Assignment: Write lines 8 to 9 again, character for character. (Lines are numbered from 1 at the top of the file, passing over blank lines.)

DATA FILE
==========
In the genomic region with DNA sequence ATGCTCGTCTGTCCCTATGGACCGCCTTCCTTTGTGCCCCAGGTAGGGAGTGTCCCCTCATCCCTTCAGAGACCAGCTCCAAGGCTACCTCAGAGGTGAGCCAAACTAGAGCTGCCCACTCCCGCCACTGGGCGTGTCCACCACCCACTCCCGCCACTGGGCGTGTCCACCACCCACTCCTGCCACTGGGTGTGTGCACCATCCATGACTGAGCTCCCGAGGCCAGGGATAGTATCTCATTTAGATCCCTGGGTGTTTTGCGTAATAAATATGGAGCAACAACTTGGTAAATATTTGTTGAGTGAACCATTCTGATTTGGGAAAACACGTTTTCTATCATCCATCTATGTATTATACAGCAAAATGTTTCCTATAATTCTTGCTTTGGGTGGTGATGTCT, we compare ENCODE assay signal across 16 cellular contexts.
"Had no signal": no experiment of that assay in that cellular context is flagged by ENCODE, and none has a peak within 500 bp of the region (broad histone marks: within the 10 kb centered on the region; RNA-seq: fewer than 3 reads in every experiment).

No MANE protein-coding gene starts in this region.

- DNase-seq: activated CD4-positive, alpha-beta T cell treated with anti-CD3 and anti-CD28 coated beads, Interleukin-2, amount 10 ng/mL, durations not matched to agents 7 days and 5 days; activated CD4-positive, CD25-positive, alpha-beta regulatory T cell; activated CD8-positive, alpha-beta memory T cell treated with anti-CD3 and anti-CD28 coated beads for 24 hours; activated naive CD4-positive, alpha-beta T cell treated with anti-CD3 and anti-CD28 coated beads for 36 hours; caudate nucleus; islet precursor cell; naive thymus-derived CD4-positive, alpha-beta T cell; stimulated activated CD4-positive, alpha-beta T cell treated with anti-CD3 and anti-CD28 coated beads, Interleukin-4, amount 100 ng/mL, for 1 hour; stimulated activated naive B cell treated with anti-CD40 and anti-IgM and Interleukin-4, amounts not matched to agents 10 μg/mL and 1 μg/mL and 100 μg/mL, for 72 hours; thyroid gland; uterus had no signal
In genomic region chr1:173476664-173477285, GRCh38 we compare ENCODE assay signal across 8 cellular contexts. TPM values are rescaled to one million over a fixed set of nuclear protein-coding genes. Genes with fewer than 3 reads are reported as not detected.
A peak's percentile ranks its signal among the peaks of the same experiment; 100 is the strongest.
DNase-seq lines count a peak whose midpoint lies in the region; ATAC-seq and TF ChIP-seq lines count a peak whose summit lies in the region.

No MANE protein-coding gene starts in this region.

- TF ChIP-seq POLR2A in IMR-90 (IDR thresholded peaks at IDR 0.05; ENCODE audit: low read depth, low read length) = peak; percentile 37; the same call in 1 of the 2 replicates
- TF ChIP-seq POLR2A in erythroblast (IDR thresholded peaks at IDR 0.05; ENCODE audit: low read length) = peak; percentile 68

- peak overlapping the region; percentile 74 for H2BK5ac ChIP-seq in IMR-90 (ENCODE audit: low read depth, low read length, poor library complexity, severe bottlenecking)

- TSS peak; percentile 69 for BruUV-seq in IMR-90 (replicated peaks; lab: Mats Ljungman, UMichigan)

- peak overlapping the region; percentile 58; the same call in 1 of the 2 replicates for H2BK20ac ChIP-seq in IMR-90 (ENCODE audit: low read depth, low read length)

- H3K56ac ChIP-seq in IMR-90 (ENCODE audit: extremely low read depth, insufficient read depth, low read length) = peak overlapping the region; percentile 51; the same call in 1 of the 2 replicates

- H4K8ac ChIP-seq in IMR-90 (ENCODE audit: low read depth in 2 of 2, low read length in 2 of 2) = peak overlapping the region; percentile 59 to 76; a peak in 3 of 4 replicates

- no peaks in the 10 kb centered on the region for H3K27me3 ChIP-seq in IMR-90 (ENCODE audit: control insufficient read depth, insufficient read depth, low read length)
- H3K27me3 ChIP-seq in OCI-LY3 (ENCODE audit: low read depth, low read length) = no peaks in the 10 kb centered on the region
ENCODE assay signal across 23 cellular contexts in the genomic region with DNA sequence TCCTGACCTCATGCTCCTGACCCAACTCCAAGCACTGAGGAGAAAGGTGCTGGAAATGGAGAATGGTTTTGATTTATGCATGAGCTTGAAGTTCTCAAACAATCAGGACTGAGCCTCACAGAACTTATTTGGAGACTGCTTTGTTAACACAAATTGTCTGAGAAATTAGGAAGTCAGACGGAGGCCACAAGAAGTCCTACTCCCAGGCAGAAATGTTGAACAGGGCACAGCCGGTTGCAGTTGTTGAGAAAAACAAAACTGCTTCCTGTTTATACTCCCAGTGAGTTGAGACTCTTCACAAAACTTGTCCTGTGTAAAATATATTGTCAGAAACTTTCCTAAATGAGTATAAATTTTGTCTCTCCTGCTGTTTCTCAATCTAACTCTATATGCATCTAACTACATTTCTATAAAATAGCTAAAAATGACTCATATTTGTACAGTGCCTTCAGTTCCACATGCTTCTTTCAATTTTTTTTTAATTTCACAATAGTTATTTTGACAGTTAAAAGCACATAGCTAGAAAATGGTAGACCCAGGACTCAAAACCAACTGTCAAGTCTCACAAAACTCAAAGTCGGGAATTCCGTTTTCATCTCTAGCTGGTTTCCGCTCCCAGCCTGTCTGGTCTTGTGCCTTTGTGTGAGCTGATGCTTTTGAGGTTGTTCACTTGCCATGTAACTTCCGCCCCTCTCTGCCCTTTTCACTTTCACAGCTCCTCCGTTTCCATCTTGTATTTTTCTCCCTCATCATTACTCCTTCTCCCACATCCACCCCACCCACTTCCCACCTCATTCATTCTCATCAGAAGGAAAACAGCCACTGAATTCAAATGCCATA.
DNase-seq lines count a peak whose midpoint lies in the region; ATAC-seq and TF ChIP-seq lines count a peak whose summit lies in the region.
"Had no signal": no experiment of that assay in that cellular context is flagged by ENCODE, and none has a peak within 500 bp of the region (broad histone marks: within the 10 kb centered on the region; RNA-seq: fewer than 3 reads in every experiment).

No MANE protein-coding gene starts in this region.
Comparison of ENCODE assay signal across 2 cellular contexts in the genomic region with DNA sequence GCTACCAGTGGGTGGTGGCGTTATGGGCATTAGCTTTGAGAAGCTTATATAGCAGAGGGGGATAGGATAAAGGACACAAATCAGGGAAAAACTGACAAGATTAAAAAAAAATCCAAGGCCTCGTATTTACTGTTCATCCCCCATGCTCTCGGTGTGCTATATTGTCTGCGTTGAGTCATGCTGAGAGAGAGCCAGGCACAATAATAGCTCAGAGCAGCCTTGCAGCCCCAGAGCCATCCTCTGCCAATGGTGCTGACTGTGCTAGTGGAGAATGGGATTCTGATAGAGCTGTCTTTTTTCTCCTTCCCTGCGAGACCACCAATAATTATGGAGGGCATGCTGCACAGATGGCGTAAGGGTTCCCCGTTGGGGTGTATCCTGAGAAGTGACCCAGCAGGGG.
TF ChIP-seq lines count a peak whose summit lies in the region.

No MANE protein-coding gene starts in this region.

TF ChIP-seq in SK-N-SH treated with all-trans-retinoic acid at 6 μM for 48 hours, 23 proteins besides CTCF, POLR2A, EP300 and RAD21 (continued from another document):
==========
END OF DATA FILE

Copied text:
No MANE protein-coding gene starts in this region.

- TF ChIP-seq POLR2A in IMR-90 (IDR thresholded peaks at IDR 0.05; ENCODE audit: low read depth, low read length) = peak; percentile 37; the same call in 1 of the 2 replicates